Recently, many image-based modeling and rendering techniques have been successfully designed to render photo-realistic images without the need for explicit 3D geometry. However, these techniques (e.g., light field rendering (Levoy, M. and Hanrahan, P., 1996. In SIGGRAPH 1996 Conference Proceedings, Annual Conference Series, Aug. 1996, pp. 31–42) and Lumigraph (Gortler, S.J., Grzeszczuk, R., Szeliski, R., and Cohen, M.F., 1996. In SIGGRAPH 1996 Conference Proceedings, Annual Conference Series, Aug. 1996, pp. 43–54)) may require a substantial number of images. In this paper, we adopt a geometric approach to investigate the minimum sampling problem for light field rendering, with and without geometry information of the scene. Our key observation is that anti-aliased light field rendering is equivalent to eliminating the “double image” artifacts caused by view interpolation.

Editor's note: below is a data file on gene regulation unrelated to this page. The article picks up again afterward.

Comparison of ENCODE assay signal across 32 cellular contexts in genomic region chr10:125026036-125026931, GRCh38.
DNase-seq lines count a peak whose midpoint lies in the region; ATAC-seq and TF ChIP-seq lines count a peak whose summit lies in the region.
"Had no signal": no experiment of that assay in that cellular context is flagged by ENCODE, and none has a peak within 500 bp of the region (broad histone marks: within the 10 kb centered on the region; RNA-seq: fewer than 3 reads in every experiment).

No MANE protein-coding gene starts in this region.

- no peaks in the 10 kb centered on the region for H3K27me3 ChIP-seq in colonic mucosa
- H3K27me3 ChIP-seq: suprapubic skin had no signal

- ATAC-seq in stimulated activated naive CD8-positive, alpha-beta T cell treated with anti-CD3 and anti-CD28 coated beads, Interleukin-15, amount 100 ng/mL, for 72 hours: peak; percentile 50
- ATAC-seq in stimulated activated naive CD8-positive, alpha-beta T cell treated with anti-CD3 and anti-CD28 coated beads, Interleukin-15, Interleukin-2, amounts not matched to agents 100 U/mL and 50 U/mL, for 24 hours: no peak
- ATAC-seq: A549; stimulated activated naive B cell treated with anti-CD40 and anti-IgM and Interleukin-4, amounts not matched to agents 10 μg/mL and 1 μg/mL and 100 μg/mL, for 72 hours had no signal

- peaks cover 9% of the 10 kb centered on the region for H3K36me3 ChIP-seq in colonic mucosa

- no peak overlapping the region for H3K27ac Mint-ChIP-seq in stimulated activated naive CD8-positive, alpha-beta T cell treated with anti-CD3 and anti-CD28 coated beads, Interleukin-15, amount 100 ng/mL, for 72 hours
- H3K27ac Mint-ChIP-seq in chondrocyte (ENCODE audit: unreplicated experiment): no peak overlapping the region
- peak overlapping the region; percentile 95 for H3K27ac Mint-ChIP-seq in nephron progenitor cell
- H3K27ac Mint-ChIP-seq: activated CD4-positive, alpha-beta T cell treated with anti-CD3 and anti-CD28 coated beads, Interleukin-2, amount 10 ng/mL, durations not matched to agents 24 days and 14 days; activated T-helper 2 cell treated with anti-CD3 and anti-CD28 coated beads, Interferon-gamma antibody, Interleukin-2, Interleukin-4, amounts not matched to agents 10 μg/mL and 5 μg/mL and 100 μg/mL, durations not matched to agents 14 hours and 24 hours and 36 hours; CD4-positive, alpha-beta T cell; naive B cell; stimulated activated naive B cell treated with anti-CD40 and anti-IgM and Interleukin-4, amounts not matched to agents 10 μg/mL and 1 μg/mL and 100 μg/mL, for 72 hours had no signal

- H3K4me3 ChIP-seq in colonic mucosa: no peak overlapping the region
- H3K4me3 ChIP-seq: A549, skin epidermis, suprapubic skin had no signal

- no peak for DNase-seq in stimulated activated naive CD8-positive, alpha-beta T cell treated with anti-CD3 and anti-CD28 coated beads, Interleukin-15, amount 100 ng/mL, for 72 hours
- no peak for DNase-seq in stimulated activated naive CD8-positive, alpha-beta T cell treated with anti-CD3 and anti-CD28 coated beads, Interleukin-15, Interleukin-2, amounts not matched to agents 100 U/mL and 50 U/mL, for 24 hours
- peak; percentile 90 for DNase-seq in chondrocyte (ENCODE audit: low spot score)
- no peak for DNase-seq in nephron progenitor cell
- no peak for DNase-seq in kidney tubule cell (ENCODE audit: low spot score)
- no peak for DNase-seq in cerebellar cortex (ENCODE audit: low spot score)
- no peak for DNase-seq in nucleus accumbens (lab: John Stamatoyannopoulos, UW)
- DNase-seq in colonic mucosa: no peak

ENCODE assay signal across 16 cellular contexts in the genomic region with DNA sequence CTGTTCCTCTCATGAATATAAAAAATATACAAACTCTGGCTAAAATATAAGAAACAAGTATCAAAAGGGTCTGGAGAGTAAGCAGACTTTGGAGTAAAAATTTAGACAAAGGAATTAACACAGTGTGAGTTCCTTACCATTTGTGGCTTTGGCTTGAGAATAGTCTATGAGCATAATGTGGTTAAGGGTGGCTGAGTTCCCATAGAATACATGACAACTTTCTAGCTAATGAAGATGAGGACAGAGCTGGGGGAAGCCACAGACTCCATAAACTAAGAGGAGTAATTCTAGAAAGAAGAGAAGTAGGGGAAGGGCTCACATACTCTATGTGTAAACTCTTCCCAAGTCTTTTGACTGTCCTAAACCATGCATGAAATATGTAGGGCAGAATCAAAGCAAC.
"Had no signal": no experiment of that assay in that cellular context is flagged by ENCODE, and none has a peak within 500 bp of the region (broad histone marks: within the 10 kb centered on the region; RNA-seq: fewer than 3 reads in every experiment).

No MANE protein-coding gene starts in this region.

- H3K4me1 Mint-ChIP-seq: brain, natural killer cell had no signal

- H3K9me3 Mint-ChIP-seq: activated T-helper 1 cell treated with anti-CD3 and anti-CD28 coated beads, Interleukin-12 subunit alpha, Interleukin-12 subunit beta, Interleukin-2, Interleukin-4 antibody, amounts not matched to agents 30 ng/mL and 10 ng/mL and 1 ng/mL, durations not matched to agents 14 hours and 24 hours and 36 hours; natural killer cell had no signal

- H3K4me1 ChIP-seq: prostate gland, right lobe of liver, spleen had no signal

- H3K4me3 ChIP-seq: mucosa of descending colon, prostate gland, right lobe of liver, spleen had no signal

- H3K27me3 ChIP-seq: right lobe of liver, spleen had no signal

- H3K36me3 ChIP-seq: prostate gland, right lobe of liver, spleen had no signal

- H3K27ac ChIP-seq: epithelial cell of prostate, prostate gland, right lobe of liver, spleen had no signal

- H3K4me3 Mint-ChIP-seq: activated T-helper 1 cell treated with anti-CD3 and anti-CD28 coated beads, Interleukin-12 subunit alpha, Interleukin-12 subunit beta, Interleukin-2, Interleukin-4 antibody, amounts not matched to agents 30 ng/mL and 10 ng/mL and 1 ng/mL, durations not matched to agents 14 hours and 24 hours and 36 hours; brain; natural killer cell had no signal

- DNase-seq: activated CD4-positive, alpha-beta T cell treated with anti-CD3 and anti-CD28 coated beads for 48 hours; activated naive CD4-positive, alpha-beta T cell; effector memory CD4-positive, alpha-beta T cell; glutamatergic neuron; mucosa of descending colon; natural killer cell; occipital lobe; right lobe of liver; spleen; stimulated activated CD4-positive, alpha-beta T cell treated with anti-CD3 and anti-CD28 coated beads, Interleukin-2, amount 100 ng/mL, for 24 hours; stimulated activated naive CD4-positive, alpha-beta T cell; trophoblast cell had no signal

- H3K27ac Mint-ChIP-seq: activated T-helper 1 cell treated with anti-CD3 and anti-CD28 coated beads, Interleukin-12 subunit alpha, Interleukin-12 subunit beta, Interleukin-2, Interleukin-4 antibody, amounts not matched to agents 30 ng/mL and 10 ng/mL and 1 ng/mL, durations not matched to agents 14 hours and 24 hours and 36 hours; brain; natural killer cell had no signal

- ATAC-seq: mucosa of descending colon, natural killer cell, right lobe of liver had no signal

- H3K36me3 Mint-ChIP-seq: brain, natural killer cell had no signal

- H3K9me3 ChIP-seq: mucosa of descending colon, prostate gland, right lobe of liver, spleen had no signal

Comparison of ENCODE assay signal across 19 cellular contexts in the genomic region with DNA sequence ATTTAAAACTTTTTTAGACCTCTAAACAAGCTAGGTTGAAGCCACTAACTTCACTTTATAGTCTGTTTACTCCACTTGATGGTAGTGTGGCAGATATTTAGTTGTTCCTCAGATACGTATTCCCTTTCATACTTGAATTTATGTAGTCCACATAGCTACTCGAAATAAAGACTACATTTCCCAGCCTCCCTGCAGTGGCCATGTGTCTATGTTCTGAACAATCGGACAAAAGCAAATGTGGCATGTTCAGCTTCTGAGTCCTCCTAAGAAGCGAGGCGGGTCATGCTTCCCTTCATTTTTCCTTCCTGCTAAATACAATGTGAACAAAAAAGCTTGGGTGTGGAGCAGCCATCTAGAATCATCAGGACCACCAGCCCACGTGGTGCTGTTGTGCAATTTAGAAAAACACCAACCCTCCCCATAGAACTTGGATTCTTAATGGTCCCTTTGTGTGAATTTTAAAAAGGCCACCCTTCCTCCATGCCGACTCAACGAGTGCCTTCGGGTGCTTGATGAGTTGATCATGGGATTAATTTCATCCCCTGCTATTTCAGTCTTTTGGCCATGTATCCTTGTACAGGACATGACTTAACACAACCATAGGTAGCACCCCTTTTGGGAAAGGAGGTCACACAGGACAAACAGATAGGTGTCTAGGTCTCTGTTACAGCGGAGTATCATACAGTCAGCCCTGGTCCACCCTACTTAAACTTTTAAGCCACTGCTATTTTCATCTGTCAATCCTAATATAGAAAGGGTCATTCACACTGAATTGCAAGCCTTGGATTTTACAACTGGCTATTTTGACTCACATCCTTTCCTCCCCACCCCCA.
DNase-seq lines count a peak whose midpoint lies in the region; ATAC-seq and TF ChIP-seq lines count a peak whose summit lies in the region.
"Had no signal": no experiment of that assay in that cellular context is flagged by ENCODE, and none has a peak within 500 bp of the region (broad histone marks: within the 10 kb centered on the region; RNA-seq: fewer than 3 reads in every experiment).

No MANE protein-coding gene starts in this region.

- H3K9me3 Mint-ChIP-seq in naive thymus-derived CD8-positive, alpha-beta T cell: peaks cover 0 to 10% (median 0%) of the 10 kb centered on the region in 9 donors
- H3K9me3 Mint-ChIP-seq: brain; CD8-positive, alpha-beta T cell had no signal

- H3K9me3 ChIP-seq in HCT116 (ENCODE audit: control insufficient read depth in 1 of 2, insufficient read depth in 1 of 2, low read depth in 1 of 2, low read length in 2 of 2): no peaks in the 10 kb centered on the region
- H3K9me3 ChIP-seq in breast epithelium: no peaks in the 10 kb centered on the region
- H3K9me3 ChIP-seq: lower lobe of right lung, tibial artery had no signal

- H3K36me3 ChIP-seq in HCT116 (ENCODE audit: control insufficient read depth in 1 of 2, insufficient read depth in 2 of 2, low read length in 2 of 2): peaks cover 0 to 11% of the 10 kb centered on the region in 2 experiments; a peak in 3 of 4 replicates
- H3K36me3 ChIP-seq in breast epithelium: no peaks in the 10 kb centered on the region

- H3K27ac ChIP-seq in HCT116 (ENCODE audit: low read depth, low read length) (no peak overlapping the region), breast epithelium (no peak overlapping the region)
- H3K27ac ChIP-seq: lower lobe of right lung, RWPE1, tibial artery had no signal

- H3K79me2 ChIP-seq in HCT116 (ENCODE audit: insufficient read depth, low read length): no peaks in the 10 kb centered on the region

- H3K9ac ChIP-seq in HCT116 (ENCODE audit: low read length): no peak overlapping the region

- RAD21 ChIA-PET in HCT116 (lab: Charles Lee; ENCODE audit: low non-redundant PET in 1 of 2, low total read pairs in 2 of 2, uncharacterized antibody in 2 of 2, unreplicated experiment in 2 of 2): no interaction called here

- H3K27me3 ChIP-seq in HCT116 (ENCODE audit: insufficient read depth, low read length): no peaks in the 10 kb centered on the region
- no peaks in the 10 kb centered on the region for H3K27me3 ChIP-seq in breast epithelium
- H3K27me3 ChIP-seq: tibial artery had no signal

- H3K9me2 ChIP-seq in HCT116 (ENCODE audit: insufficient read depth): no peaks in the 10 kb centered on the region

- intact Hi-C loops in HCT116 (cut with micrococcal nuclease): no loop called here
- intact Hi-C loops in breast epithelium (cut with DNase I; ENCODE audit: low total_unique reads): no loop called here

Specifically, we present a closed-form solution of the minimum sampling rate for light field rendering. The minimum sampling rate is determined by the resolution of the camera and the depth variation of the scene. This rate is ensured if the optimal constant depth for rendering is chosen as the harmonic mean of the maximum and minimum depths of the scene. Moreover, we construct the minimum sampling curve in the joint geometry and image space, with the consideration of depth discontinuity. The minimum sampling curve quantitatively indicates how reduced geometry information can be compensated by increasing the number of images, and vice versa. Experimental results demonstrate the effectiveness of our theoretical analysis.